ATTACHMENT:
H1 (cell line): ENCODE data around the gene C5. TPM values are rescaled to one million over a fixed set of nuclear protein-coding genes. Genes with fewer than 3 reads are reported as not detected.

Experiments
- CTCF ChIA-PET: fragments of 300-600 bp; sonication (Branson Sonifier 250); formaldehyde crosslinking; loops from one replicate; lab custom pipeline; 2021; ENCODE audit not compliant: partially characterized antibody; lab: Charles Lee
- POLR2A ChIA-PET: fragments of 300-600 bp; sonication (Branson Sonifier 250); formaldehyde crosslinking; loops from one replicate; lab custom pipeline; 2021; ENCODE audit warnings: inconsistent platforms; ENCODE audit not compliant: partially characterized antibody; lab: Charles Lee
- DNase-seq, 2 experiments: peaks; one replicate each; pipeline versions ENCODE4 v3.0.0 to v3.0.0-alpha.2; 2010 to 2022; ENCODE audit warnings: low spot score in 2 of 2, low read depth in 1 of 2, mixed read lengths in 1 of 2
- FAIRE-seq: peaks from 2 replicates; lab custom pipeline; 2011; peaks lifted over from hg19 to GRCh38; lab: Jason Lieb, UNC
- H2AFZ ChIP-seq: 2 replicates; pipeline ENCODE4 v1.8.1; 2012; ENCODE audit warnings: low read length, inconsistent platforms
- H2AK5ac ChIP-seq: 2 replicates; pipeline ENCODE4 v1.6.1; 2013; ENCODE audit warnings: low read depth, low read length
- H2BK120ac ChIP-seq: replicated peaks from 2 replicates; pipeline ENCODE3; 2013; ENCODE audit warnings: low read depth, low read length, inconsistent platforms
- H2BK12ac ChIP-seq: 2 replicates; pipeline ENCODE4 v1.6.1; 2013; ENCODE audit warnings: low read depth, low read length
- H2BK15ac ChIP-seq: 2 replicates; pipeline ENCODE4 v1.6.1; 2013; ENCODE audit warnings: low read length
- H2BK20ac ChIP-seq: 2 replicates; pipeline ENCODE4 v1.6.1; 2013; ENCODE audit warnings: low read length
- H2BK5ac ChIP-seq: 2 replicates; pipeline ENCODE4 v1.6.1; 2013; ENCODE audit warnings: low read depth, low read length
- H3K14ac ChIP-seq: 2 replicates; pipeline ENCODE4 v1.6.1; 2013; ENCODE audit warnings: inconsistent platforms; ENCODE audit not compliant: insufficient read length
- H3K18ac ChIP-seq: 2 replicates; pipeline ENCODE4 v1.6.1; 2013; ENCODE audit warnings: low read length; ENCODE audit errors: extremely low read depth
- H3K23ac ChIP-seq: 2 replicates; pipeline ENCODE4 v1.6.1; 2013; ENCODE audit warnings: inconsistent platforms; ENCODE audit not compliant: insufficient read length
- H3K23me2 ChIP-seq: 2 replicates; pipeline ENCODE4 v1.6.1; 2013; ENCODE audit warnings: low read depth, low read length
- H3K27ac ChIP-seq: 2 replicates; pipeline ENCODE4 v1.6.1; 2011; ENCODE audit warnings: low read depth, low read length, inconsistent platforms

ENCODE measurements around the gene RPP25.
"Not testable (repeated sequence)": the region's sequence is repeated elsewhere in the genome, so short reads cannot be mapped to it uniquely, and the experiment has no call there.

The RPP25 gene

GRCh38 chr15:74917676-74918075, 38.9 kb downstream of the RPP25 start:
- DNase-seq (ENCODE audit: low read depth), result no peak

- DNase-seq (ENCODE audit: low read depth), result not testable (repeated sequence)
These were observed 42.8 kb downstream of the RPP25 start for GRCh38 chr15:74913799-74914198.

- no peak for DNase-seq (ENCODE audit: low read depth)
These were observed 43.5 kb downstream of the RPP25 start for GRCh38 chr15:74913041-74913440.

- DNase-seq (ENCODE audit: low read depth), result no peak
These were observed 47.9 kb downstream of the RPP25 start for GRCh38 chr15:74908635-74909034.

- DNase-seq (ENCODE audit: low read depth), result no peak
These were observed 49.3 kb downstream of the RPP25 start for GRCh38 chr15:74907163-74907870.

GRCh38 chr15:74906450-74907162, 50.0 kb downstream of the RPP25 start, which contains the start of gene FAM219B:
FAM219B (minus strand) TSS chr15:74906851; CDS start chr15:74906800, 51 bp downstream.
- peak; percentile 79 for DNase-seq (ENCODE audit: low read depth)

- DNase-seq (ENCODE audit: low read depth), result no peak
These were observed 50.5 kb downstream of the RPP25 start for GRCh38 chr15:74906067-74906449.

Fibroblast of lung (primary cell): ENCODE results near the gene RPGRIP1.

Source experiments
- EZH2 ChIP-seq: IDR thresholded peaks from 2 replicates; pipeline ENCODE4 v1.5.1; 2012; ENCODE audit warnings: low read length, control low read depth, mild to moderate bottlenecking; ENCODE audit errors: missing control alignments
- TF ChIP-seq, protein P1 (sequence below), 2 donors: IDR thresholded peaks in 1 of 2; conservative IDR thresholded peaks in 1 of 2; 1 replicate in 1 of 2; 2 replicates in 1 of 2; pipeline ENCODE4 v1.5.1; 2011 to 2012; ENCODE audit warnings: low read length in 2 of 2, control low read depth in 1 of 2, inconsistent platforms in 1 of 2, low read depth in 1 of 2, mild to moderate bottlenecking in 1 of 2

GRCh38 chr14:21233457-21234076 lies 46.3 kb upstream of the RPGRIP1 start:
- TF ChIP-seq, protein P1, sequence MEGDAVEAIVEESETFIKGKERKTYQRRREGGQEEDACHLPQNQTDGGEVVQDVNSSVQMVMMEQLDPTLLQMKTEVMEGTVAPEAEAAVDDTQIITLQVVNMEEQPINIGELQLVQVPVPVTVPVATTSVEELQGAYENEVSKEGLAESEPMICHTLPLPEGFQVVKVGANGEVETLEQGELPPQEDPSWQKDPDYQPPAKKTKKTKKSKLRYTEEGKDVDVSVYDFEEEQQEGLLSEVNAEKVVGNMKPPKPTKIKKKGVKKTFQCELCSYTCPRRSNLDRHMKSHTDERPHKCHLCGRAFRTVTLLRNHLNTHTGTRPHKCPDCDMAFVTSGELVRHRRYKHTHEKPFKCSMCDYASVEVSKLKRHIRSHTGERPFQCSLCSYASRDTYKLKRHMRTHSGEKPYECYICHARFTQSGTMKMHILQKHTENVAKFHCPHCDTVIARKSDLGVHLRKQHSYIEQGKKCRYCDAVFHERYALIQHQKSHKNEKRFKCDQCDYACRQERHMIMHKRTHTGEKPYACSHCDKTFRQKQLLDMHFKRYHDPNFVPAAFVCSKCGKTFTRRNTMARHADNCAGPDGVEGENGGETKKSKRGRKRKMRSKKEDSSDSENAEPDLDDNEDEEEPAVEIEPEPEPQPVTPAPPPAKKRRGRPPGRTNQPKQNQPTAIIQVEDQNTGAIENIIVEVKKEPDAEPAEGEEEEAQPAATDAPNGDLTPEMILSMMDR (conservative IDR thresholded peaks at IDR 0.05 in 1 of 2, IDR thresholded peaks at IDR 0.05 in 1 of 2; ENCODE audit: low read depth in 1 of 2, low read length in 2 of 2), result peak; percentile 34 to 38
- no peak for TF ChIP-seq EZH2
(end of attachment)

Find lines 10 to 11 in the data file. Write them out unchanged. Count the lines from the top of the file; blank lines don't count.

- H2BK12ac ChIP-seq: 2 replicates; pipeline ENCODE4 v1.6.1; 2013; ENCODE audit warnings: low read depth, low read length
- H2BK15ac ChIP-seq: 2 replicates; pipeline ENCODE4 v1.6.1; 2013; ENCODE audit warnings: low read length